Making something for ISO 13485 is essential for many projects. I think it will involve multiple repositories. Keeping the design of each device separate from the design group’s quality manual, there also needs to be a record keeping tool (perhaps Git based). But things like changing the quality manual should probably require signed commits and signed tags, and then use a CI to generate the manual with the required revision dates and sign-offs.

It is a project that requires a huge investment of time. We should have another chat at some point.

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Yes, I agree that making such a system is going to be a big task. But it is something that has to be done if we want to facilitate access of open source medical hardware to the market, because this is required for CE marking.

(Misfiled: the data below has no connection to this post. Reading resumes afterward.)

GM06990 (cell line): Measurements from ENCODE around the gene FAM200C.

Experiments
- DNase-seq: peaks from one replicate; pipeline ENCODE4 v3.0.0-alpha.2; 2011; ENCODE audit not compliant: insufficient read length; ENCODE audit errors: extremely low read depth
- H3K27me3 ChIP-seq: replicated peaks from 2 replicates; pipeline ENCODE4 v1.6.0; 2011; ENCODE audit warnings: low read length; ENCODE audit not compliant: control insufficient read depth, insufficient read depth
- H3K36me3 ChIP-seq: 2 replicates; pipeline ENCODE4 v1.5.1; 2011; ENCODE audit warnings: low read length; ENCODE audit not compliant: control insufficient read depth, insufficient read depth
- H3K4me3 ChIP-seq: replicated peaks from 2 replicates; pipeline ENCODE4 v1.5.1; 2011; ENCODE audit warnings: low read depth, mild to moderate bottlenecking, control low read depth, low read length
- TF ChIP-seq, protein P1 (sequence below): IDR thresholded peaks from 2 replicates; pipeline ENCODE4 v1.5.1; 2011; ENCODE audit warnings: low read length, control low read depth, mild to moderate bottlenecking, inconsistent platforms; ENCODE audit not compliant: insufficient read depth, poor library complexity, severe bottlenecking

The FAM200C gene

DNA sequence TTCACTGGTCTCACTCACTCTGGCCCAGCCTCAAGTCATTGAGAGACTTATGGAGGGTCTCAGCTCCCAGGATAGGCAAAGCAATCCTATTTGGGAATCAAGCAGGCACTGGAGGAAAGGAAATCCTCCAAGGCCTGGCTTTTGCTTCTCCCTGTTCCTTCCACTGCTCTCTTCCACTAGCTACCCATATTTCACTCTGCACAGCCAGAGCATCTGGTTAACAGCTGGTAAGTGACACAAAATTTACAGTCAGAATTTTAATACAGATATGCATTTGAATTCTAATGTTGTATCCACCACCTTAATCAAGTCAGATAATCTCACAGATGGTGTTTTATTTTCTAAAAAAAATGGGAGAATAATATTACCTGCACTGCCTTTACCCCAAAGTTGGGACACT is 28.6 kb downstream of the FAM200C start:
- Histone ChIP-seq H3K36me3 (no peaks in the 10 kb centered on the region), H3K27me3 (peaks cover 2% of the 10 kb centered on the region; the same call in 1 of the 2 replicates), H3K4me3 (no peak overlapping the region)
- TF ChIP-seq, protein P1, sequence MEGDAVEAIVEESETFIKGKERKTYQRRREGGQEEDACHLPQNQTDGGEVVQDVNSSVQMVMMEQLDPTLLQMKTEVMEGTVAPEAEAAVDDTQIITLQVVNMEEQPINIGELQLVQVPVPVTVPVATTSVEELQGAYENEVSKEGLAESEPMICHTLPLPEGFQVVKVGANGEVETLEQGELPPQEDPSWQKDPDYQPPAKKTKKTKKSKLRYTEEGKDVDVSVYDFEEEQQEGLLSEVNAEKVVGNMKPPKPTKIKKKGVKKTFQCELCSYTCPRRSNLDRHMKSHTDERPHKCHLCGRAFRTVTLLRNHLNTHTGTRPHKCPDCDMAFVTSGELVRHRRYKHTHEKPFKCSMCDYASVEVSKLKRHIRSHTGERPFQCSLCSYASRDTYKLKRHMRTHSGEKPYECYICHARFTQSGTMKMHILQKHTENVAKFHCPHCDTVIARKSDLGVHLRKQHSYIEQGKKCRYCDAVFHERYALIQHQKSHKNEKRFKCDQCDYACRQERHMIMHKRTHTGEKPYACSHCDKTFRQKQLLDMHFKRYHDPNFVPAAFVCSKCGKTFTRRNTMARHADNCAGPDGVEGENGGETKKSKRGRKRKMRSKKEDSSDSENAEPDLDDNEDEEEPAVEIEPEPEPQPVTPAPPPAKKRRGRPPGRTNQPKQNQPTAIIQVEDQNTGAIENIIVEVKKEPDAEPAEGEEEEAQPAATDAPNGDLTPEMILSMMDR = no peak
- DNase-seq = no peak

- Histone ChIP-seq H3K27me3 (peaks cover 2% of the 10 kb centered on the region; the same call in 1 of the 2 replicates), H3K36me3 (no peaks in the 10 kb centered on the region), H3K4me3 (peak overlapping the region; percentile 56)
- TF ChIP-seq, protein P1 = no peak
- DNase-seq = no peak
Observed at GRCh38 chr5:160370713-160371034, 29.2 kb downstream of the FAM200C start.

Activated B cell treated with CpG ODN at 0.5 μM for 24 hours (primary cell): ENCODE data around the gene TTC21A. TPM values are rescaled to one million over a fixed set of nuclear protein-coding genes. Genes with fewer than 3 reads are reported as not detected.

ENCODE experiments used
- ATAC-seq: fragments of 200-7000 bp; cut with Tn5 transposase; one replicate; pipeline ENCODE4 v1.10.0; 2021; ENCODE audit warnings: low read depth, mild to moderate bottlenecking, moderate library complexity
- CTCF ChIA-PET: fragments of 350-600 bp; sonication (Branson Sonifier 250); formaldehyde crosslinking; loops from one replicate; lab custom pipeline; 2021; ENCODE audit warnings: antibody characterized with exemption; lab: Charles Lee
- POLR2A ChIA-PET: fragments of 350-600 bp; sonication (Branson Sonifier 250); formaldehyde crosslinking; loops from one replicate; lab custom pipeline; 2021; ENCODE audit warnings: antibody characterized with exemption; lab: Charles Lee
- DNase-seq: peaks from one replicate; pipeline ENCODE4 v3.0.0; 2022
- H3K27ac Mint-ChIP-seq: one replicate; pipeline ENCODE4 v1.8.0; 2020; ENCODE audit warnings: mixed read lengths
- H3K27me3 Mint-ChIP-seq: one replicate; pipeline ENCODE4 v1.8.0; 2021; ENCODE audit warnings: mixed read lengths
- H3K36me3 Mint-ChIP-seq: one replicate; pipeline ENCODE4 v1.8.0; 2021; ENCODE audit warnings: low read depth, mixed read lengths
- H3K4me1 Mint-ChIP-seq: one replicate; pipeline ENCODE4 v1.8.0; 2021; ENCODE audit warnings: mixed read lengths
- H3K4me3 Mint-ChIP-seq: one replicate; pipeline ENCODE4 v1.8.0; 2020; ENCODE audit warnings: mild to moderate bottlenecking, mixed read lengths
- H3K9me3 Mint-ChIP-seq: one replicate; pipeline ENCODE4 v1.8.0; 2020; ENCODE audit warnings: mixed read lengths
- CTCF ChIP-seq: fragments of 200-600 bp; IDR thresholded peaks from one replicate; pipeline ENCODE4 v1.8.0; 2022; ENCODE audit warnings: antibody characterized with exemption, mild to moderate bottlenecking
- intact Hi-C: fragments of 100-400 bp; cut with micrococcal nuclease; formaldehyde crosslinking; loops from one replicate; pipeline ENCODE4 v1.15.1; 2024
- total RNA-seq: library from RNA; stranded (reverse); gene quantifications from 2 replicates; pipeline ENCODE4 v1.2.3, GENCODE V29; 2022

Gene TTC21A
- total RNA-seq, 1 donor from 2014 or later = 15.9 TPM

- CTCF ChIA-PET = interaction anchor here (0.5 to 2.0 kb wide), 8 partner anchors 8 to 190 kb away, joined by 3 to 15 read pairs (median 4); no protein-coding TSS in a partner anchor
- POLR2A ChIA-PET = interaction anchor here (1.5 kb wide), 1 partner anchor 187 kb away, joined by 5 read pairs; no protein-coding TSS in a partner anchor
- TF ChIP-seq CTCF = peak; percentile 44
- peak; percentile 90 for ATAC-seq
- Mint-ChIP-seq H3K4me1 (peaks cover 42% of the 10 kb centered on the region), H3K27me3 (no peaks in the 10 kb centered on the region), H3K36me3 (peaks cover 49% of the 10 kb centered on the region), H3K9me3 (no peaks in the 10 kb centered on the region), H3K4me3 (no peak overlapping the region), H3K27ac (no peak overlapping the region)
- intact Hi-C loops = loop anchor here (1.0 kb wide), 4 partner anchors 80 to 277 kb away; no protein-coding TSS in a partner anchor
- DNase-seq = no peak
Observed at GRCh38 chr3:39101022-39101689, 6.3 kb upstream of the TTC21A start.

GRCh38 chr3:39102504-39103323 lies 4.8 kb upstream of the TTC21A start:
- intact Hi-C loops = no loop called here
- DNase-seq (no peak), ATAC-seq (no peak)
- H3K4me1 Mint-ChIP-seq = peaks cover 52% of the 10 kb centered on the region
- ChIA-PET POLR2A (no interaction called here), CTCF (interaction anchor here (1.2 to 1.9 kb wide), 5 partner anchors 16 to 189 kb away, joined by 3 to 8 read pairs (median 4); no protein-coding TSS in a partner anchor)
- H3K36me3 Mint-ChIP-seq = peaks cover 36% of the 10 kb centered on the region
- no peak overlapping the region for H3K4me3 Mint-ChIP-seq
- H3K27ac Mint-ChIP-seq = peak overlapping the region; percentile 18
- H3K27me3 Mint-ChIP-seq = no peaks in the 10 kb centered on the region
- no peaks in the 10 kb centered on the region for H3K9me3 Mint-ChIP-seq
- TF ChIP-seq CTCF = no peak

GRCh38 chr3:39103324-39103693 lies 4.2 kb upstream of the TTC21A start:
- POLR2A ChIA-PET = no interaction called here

It is certainly something I need to build for my own project, and it could benefit many people to make it open.
If there is enough interest for it, I would be really interested to gather a sort of consortium and apply for funding for this project. The current round of EU funding seems like a good candidate if we have several countries interested, but the deadline is in September.
Happy to chat, of course! :slight_smile:


I totally agree and I know we have discussed the scale. I was just trying to publicly fend of my urge to try to start another proof of principle program and end up taking on another huge development task as a “side-project”. I have so many side projects now I am not sure I have a front.